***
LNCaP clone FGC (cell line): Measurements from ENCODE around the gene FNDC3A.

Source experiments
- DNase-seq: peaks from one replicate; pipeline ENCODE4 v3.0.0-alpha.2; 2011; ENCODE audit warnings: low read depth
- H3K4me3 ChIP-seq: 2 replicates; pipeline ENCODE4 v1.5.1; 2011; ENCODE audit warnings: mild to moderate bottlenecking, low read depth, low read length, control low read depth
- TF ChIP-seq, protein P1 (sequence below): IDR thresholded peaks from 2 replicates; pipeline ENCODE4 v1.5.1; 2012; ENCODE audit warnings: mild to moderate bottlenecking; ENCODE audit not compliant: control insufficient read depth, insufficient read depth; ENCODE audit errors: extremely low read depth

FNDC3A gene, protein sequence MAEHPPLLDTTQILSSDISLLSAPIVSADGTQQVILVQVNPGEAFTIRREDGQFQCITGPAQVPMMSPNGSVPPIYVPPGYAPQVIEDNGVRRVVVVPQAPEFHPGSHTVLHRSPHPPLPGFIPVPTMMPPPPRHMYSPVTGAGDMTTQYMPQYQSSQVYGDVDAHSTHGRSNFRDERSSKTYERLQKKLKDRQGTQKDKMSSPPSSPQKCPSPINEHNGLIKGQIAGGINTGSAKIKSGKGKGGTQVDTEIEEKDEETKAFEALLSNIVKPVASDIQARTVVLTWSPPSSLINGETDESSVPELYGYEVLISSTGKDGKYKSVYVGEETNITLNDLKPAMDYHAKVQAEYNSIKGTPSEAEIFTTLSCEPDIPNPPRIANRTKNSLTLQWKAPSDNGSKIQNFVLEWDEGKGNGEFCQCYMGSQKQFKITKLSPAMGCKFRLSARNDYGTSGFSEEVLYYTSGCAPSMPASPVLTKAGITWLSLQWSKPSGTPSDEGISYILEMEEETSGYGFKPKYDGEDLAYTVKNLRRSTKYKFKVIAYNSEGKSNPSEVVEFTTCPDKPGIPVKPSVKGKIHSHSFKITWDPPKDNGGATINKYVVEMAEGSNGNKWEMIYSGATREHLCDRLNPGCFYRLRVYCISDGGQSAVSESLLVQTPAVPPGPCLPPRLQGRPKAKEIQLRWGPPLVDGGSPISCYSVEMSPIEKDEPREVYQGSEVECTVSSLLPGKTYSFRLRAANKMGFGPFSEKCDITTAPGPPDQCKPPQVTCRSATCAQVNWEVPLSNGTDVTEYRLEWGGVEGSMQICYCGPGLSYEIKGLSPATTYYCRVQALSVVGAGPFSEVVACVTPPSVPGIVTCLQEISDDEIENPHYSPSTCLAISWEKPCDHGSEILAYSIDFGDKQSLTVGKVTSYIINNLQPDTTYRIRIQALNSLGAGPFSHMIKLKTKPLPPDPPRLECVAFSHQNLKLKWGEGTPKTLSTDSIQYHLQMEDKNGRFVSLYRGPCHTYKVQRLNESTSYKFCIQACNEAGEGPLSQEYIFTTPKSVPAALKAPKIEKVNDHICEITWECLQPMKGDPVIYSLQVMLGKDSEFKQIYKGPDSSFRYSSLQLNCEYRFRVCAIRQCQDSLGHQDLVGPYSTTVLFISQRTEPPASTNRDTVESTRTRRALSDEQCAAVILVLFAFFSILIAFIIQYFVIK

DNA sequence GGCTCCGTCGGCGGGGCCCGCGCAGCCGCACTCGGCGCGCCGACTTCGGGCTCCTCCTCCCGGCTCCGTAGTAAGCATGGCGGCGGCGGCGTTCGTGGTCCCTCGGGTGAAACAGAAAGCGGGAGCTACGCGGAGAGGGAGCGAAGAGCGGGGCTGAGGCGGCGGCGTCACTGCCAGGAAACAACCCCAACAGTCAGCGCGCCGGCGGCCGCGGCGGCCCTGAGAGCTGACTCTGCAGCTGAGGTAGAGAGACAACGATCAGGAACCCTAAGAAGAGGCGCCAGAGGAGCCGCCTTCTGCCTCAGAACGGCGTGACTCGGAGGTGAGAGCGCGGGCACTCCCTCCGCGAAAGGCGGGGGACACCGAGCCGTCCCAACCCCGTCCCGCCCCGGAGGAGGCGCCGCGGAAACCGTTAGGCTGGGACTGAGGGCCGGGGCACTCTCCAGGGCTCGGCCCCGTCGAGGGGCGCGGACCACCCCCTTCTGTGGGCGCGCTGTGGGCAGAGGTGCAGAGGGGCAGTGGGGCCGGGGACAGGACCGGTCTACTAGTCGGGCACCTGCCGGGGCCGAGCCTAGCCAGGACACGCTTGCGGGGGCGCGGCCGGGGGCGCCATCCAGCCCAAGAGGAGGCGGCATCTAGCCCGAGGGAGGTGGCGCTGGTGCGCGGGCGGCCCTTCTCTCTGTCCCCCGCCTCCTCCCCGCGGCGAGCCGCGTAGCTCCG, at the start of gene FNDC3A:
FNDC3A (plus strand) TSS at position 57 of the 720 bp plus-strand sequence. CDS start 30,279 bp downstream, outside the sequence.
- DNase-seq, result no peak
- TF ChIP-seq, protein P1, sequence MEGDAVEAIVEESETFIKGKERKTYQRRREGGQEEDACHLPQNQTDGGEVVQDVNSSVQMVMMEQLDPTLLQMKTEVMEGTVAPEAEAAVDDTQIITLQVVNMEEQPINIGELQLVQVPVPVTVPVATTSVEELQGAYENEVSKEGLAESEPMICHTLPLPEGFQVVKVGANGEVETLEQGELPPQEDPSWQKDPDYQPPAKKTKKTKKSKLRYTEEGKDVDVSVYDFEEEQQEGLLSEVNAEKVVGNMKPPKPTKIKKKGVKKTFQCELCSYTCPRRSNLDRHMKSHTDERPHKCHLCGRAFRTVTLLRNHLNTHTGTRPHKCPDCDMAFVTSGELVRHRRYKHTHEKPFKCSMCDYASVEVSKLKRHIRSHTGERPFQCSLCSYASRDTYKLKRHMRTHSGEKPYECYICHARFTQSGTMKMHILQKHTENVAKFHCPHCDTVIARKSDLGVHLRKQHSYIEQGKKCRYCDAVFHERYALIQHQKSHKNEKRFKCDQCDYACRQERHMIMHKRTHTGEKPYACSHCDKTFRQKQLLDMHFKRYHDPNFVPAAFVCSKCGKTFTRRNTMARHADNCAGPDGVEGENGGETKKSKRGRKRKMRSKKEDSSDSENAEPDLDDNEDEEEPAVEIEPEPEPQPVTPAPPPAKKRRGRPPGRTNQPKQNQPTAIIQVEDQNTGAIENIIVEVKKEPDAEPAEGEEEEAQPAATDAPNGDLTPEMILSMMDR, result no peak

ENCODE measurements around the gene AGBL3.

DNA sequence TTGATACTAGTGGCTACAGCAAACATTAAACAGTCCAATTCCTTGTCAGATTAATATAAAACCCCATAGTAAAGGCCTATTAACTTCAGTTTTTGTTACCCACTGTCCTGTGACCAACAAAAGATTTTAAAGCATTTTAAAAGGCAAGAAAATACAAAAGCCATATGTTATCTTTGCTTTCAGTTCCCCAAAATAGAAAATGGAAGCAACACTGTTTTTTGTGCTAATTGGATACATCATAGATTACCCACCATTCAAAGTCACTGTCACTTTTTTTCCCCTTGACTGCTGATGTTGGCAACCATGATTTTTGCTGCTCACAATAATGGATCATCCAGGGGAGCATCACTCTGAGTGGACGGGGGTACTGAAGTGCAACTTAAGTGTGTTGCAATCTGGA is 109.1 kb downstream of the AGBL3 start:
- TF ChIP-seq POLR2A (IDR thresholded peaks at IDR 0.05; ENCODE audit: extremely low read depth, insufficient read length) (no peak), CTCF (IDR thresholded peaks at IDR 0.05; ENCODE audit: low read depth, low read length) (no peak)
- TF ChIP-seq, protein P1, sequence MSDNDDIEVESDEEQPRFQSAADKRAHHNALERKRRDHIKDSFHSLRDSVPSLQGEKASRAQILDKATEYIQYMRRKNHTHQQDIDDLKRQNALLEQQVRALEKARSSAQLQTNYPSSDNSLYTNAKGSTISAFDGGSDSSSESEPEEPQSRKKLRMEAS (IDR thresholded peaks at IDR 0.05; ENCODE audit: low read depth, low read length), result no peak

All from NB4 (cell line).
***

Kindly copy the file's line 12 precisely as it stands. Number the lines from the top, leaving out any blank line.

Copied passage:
DNA sequence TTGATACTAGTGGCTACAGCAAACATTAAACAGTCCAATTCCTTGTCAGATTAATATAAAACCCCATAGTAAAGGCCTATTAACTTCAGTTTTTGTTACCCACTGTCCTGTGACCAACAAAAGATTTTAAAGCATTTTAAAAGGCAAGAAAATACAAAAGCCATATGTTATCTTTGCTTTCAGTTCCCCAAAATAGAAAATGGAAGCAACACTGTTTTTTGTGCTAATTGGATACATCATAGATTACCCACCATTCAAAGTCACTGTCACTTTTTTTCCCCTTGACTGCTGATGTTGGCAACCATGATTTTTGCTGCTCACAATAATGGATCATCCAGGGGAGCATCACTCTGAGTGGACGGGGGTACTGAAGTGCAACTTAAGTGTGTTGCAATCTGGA is 109.1 kb downstream of the AGBL3 start: